Misfiring traffic camera a nuisance for homeowner
Story Published: Aug 7, 2009 at 11:30 PM PDT
Story Updated: Aug 7, 2009 at 11:34 PM PDT
Joel Moreno Watch the story
SEATTLE -- Red light cameras pop like the paparazzi. Their brilliant flash lights up license plates to catch red-light runners red-handed.
But it's a glaring problem for Don Schaab, who can do without all that glitz.
"And it's just constantly in the evening, just 'flash, flash, flash,'" he said.
A red-light camera sits right in front of Schaab's West Seattle home, and the home owner says the flash triggers at all hours of the night, even when no one's close to running a light.
"Cars will just be sitting at the intersection, nothing moving, and it's just 'flash, flash,'" he said.
KOMO News observed a number of what program manager Mike Quinn refers to as "false positives."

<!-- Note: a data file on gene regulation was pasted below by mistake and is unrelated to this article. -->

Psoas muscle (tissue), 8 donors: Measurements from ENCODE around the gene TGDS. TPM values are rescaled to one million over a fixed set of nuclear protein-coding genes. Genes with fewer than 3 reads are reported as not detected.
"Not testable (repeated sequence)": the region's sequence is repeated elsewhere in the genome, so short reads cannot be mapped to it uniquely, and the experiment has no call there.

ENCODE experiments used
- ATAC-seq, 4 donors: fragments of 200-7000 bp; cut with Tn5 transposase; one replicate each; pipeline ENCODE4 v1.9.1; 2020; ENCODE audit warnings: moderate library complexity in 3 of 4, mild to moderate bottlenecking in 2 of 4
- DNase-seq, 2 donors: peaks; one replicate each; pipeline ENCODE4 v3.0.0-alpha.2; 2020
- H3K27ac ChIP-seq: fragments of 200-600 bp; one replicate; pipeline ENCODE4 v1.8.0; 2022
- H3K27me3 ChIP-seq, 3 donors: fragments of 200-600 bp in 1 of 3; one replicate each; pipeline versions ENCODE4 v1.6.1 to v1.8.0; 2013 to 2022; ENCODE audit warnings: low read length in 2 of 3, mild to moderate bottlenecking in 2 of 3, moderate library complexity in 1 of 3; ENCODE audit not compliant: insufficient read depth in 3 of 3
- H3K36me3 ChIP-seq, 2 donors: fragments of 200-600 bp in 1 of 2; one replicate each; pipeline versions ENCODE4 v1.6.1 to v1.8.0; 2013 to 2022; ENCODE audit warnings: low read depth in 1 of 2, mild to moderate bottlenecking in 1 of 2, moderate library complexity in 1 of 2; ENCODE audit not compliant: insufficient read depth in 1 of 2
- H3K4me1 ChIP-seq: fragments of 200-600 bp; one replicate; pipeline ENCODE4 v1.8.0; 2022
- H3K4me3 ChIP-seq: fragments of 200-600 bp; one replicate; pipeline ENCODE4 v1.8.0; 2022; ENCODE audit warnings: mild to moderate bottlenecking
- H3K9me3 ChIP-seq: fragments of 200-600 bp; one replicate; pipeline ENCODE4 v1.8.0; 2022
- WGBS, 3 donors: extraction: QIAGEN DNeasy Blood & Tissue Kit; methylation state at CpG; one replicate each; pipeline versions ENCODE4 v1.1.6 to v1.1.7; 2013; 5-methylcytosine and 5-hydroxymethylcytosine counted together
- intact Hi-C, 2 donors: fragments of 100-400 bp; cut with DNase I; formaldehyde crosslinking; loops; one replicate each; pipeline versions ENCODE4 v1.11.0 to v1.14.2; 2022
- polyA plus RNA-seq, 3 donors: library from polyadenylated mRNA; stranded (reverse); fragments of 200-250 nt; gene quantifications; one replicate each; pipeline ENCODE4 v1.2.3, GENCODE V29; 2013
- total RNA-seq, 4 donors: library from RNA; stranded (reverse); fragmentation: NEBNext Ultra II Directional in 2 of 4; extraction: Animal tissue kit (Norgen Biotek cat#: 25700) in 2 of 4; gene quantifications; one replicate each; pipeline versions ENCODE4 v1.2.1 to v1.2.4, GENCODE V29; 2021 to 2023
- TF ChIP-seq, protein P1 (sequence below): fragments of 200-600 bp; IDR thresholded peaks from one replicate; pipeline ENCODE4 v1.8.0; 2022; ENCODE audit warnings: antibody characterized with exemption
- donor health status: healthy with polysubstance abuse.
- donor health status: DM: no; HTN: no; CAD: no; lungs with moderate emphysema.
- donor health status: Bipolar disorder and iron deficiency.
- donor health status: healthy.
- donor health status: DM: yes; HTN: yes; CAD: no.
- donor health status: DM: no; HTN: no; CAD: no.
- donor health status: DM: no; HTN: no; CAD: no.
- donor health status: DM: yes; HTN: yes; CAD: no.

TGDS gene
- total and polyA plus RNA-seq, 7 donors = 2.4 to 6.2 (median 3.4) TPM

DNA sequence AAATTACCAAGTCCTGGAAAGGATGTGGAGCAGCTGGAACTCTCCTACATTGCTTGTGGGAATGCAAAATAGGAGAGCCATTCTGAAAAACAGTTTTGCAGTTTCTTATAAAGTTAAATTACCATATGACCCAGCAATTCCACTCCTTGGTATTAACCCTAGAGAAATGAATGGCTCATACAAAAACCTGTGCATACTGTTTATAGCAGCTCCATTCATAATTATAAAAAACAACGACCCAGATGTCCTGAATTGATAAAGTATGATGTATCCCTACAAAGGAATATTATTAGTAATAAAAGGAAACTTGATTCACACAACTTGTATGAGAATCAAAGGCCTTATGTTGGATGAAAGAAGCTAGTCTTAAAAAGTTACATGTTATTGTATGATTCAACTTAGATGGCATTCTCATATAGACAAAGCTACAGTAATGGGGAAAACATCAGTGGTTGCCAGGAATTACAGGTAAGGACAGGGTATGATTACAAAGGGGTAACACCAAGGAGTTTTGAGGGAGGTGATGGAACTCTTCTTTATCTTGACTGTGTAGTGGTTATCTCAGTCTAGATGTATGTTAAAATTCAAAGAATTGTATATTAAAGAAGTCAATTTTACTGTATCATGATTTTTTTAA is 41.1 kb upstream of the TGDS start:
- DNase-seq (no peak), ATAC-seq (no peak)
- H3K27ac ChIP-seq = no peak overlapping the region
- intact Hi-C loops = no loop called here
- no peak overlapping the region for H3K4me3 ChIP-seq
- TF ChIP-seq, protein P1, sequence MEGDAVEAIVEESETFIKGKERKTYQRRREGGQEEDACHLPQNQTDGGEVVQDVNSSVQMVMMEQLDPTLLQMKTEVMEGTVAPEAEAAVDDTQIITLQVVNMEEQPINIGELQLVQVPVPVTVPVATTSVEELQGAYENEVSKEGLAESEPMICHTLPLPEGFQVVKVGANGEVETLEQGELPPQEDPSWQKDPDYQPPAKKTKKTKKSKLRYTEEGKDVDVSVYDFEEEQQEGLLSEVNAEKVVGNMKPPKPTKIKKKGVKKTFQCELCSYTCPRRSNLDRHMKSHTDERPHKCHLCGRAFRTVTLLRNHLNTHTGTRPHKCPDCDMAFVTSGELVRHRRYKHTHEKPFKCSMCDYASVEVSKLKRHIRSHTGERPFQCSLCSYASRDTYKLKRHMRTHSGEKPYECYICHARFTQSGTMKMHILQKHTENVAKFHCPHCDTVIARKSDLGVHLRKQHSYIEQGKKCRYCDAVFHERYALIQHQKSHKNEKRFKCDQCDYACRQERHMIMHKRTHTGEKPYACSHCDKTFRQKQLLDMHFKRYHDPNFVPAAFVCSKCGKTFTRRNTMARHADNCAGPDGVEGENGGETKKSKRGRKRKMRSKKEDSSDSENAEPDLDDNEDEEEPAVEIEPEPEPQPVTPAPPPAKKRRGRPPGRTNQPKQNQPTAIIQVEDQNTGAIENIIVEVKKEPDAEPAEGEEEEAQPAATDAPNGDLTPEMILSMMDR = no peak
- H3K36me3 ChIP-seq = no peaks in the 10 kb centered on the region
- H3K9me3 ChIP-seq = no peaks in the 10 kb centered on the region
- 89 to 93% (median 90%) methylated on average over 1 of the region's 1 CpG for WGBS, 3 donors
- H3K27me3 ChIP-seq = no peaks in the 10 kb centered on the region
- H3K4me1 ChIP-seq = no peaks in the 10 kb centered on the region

Quinn says crews are tweaking the misfires; the important thing is stopping drivers who do break the law.
"The program is all about getting safety results for the public," he said.
The camera at Schaab's corner has led to 386 citations since it went online on March 9. The number breaks down to 77 tickets a month.
Schaab says the city promised to install a reflector to shield his house, but he hasn't heard a word since.
Quinn says installing a guard at this site won't work because it would affect the photographic evidence.
"Our technicians indicated that there might be some compromise of the second photo of the violation were they to install a shield," he said.
Quinn says he's received other complaints, but more common are requests for cameras at street corners that don't have them yet.
"If there are people who do want these in their neighborhood, here's one they can have right here," Schaab said.
The city says a crew will monitor the West Seattle red-light camera next week to see what adjustments can be made.